Columns, Slightly Off Center

Phony: Remembrances of phone systems past.

By Dennis Hinkamp

Felt deeply sad at the end of the month as I watched the clock grind to midnight. With one eye on the phone and one on the clock I was waiting for the flat line of my land line. After 39.7 years I said goodbye to an old friend. This was my very first and only phone number in Logan, pre-cell coverage.

I kept it well past its useful life as a bridge to the old days. In its last years it became chronically infected with the cancer of spam and robo-calls to the point I hardly recognized my old friend. It was as hard as putting down a beloved dog, but I had to let it go for both our sakes.

In reality what I was really saying goodbye to was a random number assigned to me in 1980. The number was not even a land line for the last 10 years of its life.  I had it transferred to an internet phone service for the few friends and relatives who still did not want to call on that new-fangled technology. The actual wire to a telephone pole has been phasing out everywhere. In fact, I’m not sure you can refer to these wood things as telephone poles anymore because their main purpose is to support electrical wires, cable lines and resting birds.

Blame text and email, but over the last five years we probably averaged less than one legitimate call a week while suffering dozens of spam calls, fund raisers, political robots and extended car warranty sales for cars we no longer own.

Like many lost friends, you need to celebrate the good memories rather than mourn their last gasps. I do have fond memories of my first answering machine with tiny tapes where I concocted a new funny message about once a week. Remember party lines? They had nothing to do with party mirth; they meant that you shared a line with at least one other customer. You would pick up the phone and hear someone else talking. If you were polite you hung up. If you were nosey, you pretended to hang up.

Remember the pretentiousness of call waiting? I think some people still use it, but it was about as contentious as mask wearing in that time period. You would be calling your own mother and she would mute you to see who the incoming call was coming from. Like you were waiting for a better offer? I got pretty good at answering “let me check this, can you wait a minute” with “no.” Anyway I’m glad that call waiting on home phones was mainly a passing fancy.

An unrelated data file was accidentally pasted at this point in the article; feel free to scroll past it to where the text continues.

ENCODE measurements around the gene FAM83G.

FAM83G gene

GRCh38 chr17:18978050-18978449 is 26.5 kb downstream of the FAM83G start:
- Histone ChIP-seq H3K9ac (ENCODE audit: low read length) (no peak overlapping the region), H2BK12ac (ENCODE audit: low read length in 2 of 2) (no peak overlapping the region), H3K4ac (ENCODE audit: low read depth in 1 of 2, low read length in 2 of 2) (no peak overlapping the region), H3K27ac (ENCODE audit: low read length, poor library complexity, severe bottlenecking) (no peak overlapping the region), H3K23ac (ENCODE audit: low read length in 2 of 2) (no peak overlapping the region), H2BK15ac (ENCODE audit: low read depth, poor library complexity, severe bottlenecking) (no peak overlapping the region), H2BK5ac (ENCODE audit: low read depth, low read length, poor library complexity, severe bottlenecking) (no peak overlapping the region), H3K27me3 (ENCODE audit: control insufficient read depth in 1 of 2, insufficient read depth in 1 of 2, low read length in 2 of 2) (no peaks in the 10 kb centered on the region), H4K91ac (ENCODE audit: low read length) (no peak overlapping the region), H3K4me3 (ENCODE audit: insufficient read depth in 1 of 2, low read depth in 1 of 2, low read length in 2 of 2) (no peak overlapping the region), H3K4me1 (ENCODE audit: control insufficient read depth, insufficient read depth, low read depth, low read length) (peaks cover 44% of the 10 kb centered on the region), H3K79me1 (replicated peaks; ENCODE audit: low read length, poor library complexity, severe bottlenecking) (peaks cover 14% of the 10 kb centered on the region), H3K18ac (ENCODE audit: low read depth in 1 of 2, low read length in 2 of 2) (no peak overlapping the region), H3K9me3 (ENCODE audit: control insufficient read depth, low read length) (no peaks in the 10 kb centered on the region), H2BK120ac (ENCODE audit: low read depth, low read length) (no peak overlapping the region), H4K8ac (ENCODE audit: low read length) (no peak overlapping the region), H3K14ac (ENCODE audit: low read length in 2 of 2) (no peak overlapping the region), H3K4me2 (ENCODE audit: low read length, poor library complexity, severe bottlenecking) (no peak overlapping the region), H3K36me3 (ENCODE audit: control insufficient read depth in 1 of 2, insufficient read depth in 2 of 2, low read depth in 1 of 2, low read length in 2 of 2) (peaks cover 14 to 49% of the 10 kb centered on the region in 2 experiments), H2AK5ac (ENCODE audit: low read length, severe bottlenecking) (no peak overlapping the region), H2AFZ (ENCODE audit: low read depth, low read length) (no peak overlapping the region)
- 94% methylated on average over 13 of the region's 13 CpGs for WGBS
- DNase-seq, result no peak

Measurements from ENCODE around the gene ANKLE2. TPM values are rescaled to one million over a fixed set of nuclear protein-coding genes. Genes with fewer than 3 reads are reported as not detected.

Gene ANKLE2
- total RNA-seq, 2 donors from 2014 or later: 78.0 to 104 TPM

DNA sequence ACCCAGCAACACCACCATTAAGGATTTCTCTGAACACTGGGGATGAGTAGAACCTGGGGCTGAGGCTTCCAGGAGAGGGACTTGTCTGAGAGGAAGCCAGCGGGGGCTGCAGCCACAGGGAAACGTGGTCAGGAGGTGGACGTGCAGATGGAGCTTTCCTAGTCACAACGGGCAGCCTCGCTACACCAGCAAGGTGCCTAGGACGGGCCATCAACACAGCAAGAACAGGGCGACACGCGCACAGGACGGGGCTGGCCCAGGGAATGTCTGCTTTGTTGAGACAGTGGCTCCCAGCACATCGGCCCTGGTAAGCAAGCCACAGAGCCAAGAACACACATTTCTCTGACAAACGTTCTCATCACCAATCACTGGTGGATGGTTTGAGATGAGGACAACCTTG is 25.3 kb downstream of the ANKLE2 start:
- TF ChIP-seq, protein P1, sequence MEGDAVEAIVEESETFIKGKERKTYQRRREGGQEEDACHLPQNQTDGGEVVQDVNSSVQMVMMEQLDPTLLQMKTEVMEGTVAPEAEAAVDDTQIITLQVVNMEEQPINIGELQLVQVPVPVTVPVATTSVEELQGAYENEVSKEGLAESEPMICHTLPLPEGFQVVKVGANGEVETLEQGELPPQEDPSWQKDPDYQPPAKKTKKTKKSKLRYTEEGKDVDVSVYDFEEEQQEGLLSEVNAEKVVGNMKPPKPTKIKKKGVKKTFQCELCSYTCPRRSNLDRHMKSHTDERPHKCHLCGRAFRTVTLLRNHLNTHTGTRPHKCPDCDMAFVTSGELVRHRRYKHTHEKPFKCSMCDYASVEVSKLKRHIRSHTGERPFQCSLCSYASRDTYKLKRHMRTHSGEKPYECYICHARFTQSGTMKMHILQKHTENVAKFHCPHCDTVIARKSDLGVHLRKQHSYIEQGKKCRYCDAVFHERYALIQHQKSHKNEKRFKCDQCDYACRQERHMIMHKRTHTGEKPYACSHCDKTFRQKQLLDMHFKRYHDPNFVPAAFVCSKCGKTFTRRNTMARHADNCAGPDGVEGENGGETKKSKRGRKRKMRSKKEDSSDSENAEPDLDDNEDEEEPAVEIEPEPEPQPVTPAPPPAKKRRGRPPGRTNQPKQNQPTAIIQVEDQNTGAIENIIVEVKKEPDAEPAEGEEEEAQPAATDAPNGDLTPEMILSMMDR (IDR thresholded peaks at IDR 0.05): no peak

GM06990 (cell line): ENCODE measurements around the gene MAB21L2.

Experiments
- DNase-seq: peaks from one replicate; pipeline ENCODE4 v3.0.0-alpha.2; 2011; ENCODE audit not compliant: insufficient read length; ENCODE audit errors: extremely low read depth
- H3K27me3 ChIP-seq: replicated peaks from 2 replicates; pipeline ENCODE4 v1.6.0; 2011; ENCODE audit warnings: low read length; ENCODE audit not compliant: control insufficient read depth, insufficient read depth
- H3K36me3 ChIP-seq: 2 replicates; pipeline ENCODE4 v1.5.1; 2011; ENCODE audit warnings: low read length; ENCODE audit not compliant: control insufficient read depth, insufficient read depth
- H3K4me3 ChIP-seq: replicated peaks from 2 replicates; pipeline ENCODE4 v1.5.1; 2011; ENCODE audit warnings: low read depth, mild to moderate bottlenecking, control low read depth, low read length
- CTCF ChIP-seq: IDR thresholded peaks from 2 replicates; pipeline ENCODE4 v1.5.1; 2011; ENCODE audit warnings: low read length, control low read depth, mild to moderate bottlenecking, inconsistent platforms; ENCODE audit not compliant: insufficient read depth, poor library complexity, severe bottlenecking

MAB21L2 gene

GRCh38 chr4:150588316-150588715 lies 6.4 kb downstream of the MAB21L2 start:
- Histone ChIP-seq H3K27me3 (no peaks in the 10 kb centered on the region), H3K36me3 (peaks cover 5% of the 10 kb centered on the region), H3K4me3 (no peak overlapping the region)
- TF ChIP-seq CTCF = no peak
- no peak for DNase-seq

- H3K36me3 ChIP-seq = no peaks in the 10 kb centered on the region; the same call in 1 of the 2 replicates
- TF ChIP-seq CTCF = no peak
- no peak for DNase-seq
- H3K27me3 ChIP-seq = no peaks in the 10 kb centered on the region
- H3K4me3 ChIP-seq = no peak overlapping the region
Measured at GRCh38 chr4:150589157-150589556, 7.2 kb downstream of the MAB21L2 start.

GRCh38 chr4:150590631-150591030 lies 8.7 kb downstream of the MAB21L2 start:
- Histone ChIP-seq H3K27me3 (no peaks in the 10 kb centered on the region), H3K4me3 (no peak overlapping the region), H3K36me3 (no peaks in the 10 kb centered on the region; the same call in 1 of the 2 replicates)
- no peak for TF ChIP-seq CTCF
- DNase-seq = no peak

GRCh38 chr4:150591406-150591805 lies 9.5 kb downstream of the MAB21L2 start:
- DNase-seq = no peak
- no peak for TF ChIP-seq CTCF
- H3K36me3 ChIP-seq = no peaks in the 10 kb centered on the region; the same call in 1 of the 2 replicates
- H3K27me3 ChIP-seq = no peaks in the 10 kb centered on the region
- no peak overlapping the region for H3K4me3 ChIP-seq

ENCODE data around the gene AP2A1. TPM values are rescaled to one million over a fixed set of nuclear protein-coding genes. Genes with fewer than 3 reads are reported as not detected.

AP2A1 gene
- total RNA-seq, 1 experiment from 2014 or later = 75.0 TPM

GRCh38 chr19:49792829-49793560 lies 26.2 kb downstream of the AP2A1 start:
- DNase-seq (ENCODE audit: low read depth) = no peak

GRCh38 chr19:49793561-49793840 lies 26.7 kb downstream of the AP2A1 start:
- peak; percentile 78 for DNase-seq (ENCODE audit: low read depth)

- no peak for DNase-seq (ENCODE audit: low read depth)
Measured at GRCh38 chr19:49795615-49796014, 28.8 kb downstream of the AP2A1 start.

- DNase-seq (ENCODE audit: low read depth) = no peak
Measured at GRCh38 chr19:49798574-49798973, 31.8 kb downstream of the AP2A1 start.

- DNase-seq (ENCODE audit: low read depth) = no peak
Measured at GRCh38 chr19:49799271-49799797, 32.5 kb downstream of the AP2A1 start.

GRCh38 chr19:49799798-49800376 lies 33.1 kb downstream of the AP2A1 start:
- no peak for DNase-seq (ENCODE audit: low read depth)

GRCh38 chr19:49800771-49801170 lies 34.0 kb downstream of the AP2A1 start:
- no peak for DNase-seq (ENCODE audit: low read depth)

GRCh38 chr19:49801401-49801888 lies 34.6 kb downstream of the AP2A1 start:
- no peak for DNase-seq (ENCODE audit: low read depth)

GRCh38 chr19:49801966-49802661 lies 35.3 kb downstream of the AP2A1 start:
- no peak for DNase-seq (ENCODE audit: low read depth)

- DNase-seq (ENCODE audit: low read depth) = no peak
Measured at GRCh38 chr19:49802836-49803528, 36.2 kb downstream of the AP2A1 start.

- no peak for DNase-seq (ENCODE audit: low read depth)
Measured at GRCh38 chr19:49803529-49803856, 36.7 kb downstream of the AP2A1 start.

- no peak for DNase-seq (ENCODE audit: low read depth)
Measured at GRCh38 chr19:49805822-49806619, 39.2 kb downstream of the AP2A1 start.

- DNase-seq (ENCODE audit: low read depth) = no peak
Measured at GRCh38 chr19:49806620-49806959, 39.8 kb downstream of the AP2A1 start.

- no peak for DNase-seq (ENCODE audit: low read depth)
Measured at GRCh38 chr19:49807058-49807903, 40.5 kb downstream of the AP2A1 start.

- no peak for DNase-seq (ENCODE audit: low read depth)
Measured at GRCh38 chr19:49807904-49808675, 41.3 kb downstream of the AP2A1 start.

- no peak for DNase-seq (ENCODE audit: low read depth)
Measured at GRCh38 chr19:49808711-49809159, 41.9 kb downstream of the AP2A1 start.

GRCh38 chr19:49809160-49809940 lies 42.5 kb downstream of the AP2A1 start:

I’m not old enough to remember switchboards but I am old enough to have used an answering service where a real person took Post-it notes for you before there were Post-it notes and then would read them to you when you called a certain number. My recollection was that mostly real estate agents and drug dealers used them from pay phones.

This reminds me, “pay phones”? Wow, they disappeared fast though I still see lone ostracized ones at remote state campgrounds.

Remember the first brick mobile phones and the first car phones that required you sit near a telephone line? I don’t know if those were the beginning of the end, but in context they sure looked silly like the 10- megabyte hard drive the size of a toaster oven which I also owned.

This is fun nostalgia, but I’ve never been a big phone user at any time in my life. This probably stunted my dating life but saved me cumulative months of time. I was a prolific letter writer before the internet. Now I am terrified to write more than a sentence or two, longhand, because I have become addicted to spell check. Times change in sometimes tragic ways.

My dead phone still glows with the flashing “one” of my last message, which of course was the internet phone service provider pleading me to come back. I ignored it and moved on.

Dennis Hinkamp would like to remind you to not call him.

This article was originally published on August 2, 2020.